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Snake Sighting

Tonight’s headliners at the Belly Up, the Night Marchers, San Diego knows well; three quarters of the band’s members were together from 1999 to 2005 as Hot Snakes.

The fourth Hot Snake was singer-guitarist Rick Froberg, a native son and graphic artist who transplanted to New York over a decade ago. (Before Hot Snakes, Froberg and Night Marcher front man John Reis played in Drive Like Jehu — they started out together as teens, in Pitchfork.)

Froberg returned to public music-making in 2008, fronting the New York–based band Obits, which already has a self-released single out. Those who’ve caught the Obits’ first shows this year have witnessed something different from Froberg’s previous bands: no John Reis on lead guitar, natch, and a more rootsy, blues-based rock than his earlier art-punk ensembles.

Froberg’s voice, still a formidable power-yowl, is used in more trad singing. His guitar-playing, paired with that of Sohrab Habibion (ex-Edsel), is more flowing, less choppy.

It’s a different sound. Froberg gave the hardware specs by email: “Sohrab plays an old (not sure of the year, probably ’60s) reverse Gibson Firebird, and occasionally a Gretsch Silverjet. I play a Harmony Bobcat, and sometimes my ’78 Telecaster Standard. Sohrab uses a Music Man ‘twin’ [amp] and I use a ’71 Deluxe Reverb with a Weber speaker.… I may need something a bit louder, though it does sound great.”

Earlier this month, people in Philly, NYC, and Boston got a chance to make Night Marchers vs. Obits comparisons when the two bands shared the bills.

Hot Snakes bassist Gar Wood has moved to guitar in Night Marchers, squaring off on his lefty Gibson SG against Reis’s blond Telecaster to produce a gnarly rock ’n’ roll roar.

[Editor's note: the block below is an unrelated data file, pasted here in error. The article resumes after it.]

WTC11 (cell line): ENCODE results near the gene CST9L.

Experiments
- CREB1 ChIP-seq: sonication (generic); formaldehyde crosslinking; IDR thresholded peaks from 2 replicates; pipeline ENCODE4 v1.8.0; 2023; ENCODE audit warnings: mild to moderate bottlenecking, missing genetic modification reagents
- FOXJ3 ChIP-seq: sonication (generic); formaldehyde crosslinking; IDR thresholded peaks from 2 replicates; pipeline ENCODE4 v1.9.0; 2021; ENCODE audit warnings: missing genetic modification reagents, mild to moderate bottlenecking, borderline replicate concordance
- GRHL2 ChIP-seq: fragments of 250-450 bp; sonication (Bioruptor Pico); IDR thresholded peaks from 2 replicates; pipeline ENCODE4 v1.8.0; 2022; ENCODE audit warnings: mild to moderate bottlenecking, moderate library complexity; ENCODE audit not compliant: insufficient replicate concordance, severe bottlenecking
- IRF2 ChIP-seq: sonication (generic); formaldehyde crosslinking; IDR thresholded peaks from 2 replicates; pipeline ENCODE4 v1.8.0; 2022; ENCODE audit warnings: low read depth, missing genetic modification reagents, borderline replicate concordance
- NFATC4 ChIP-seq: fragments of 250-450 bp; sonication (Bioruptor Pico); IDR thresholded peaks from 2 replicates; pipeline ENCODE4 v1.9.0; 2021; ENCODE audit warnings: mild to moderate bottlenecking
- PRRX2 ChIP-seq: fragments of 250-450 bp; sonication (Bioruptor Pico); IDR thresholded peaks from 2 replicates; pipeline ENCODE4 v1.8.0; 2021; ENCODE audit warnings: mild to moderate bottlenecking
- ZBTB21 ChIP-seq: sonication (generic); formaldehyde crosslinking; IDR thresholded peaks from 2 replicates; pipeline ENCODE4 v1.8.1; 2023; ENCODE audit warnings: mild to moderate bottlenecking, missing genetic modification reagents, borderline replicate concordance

Wood, vet of many celebrated SD bands from Fishwife through Tanner and the current Beehive and the Barracudas, recalled old gigs for early twentysomethings standing around the merch table — like the time Pitchfork opened for Danzig at the long-gone Point Loma club Rios: “Dude, so funny: Danzig comes out, their hair soaking wet like they’ve been rockin’ so hard — and they hadn’t played a note yet!”

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“For three months, I existed only on yoga pants and sweatpants.”

Tonight’s headliners at the Belly Up, the Night Marchers, San Diego knows well; three quarters of the band’s members were together from 1999 to 2005 as Hot Snakes.

The fourth Hot Snake was singer-guitarist Rick Froberg, a native son and graphic artist who transplanted to New York over a decade ago. (Before Hot Snakes, Froberg and Night Marcher front man John Reis played in Drive Like Jehu — they started out together as teens, in Pitchfork.)

Froberg returned to public music-making in 2008, fronting the New York–based band Obits, which already has a self-released single out. Those who’ve caught the Obits’ first shows this year have witnessed something different from Froberg’s previous bands: no John Reis on lead guitar, natch, and a more rootsy, blues-based rock than his earlier art-punk ensembles.

Froberg’s voice, still a formidable power-yowl, is used in more trad singing. His guitar-playing, paired with that of Sohrab Habibion (ex-Edsel), is more flowing, less choppy.

It’s a different sound. Froberg gave the hardware specs by email: “Sohrab plays an old (not sure of the year, probably ’60s) reverse Gibson Firebird, and occasionally a Gretsch Silverjet. I play a Harmony Bobcat, and sometimes my ’78 Telecaster Standard. Sohrab uses a Music Man ‘twin’ [amp] and I use a ’71 Deluxe Reverb with a Weber speaker.… I may need something a bit louder, though it does sound great.”

Earlier this month, people in Philly, NYC, and Boston got a chance to make Night Marchers vs. Obits comparisons when the two bands shared the bills.

Hot Snakes bassist Gar Wood has moved to guitar in Night Marchers, squaring off on his lefty Gibson SG against Reis’s blond Telecaster to produce a gnarly rock ’n’ roll roar.

Wood, vet of many celebrated SD bands from Fishwife through Tanner and the current Beehive and the Barracudas, recalled old gigs for early twentysomethings standing around the merch table — like the time Pitchfork opened for Danzig at the long-gone Point Loma club Rios: “Dude, so funny: Danzig comes out, their hair soaking wet like they’ve been rockin’ so hard — and they hadn’t played a note yet!”

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